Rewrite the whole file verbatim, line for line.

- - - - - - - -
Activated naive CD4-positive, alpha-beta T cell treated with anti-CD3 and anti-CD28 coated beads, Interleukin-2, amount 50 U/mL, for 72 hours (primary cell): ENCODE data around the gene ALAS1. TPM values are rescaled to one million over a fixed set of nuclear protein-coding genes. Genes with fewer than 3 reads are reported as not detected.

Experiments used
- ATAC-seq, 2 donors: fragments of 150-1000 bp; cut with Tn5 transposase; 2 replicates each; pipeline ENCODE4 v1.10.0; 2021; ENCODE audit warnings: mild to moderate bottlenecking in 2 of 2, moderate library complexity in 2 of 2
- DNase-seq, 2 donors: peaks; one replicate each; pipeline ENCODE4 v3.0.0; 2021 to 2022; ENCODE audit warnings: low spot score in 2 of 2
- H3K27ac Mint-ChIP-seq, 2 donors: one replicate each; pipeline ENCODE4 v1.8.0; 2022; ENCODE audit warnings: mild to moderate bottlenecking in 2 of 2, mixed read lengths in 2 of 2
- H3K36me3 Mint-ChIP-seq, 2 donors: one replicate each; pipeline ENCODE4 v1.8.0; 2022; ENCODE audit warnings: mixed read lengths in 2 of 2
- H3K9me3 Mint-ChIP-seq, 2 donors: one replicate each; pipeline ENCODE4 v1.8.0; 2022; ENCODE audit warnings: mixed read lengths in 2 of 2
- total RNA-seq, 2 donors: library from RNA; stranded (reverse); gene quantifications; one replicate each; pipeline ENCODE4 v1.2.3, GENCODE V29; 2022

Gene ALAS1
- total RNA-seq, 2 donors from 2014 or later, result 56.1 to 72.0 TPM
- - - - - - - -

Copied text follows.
Activated naive CD4-positive, alpha-beta T cell treated with anti-CD3 and anti-CD28 coated beads, Interleukin-2, amount 50 U/mL, for 72 hours (primary cell): ENCODE data around the gene ALAS1. TPM values are rescaled to one million over a fixed set of nuclear protein-coding genes. Genes with fewer than 3 reads are reported as not detected.

Experiments used
- ATAC-seq, 2 donors: fragments of 150-1000 bp; cut with Tn5 transposase; 2 replicates each; pipeline ENCODE4 v1.10.0; 2021; ENCODE audit warnings: mild to moderate bottlenecking in 2 of 2, moderate library complexity in 2 of 2
- DNase-seq, 2 donors: peaks; one replicate each; pipeline ENCODE4 v3.0.0; 2021 to 2022; ENCODE audit warnings: low spot score in 2 of 2
- H3K27ac Mint-ChIP-seq, 2 donors: one replicate each; pipeline ENCODE4 v1.8.0; 2022; ENCODE audit warnings: mild to moderate bottlenecking in 2 of 2, mixed read lengths in 2 of 2
- H3K36me3 Mint-ChIP-seq, 2 donors: one replicate each; pipeline ENCODE4 v1.8.0; 2022; ENCODE audit warnings: mixed read lengths in 2 of 2
- H3K9me3 Mint-ChIP-seq, 2 donors: one replicate each; pipeline ENCODE4 v1.8.0; 2022; ENCODE audit warnings: mixed read lengths in 2 of 2
- total RNA-seq, 2 donors: library from RNA; stranded (reverse); gene quantifications; one replicate each; pipeline ENCODE4 v1.2.3, GENCODE V29; 2022

Gene ALAS1
- total RNA-seq, 2 donors from 2014 or later, result 56.1 to 72.0 TPM